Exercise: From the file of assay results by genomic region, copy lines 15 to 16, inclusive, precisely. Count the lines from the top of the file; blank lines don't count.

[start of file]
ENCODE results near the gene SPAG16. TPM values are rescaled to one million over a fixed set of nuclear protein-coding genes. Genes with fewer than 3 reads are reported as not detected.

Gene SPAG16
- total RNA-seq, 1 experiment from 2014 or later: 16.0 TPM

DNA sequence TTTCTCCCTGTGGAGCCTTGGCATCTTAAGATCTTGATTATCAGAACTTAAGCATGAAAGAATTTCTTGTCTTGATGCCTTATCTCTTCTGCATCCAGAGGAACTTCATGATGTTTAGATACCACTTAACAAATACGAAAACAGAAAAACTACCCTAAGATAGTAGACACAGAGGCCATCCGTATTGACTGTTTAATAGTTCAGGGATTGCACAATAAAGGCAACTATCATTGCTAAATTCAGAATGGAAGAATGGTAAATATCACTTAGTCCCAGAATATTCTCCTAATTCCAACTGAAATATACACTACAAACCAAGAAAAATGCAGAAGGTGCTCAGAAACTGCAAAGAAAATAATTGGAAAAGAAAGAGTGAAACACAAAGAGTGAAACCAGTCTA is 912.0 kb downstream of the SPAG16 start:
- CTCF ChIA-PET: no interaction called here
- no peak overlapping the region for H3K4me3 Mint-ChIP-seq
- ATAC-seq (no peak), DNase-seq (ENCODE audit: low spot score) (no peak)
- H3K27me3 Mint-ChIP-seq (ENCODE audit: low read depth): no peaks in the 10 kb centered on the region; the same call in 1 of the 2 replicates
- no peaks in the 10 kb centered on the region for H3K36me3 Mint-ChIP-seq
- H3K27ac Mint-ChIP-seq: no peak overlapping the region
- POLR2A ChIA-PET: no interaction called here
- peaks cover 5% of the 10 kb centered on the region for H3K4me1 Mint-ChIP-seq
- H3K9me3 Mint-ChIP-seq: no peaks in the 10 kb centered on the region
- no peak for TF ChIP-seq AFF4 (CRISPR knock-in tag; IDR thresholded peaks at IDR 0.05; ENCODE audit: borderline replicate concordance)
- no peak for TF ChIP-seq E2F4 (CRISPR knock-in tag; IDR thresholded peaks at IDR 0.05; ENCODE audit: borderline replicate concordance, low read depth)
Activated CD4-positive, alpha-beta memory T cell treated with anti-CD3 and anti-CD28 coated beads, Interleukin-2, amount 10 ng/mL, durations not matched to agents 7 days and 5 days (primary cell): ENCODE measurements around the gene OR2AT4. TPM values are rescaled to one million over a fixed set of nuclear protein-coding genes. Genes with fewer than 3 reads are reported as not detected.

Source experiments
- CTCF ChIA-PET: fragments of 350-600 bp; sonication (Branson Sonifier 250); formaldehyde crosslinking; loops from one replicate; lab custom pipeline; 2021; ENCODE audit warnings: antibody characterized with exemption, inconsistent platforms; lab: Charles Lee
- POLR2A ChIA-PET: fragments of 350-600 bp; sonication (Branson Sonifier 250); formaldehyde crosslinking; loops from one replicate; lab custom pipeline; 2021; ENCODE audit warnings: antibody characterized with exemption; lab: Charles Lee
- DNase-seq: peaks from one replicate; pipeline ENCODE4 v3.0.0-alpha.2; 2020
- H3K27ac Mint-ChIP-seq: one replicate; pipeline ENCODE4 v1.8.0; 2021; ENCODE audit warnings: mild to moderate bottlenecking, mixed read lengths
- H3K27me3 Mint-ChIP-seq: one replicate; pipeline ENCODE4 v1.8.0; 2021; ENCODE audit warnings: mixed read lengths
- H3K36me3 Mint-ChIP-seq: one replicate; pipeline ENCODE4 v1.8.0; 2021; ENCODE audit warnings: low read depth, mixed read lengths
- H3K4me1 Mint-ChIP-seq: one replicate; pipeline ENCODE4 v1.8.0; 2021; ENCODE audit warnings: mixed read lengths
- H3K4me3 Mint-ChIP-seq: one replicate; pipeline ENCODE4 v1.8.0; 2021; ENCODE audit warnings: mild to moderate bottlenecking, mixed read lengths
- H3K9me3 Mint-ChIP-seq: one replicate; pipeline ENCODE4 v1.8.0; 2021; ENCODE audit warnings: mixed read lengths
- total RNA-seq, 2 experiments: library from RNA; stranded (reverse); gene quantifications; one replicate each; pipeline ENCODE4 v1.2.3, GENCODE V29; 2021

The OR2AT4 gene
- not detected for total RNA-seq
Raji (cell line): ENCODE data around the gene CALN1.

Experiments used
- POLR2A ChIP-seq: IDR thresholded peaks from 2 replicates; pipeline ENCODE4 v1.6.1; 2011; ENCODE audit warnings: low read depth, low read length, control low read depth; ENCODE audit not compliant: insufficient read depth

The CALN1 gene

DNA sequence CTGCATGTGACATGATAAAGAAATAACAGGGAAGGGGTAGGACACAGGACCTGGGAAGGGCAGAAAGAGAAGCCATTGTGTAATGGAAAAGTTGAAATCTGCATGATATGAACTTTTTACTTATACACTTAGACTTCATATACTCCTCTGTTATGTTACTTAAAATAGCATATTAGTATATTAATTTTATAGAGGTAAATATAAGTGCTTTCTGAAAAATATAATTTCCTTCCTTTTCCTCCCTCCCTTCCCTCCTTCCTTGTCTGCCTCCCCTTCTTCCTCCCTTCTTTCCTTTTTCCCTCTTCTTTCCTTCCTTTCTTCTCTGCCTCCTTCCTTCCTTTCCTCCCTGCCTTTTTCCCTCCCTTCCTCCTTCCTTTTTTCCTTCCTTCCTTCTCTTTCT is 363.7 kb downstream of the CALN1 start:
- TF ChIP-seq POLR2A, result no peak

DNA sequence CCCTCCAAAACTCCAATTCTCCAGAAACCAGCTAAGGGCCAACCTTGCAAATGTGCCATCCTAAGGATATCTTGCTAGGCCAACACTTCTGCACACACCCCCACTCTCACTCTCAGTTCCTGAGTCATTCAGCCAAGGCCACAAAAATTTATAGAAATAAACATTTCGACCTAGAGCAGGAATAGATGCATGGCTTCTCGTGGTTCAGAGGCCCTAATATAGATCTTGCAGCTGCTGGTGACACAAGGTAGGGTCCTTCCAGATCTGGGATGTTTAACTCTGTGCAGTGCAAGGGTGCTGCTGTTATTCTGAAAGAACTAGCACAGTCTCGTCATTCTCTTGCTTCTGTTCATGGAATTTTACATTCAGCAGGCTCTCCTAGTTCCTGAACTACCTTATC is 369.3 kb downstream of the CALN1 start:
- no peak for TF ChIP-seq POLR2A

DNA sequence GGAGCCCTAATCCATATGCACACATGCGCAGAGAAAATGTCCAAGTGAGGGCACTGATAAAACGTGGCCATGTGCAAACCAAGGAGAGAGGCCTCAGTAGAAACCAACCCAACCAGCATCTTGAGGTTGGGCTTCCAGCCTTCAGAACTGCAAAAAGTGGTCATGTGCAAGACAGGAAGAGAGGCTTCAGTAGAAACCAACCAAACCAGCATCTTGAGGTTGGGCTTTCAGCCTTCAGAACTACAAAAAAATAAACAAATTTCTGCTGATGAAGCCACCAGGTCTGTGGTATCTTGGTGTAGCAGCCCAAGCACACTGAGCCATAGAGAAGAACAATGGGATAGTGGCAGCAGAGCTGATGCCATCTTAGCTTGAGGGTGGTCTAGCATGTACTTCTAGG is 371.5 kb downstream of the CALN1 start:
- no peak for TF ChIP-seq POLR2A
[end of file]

- no peak for TF ChIP-seq E2F4 (CRISPR knock-in tag; IDR thresholded peaks at IDR 0.05; ENCODE audit: borderline replicate concordance, low read depth)
Activated CD4-positive, alpha-beta memory T cell treated with anti-CD3 and anti-CD28 coated beads, Interleukin-2, amount 10 ng/mL, durations not matched to agents 7 days and 5 days (primary cell): ENCODE measurements around the gene OR2AT4. TPM values are rescaled to one million over a fixed set of nuclear protein-coding genes. Genes with fewer than 3 reads are reported as not detected.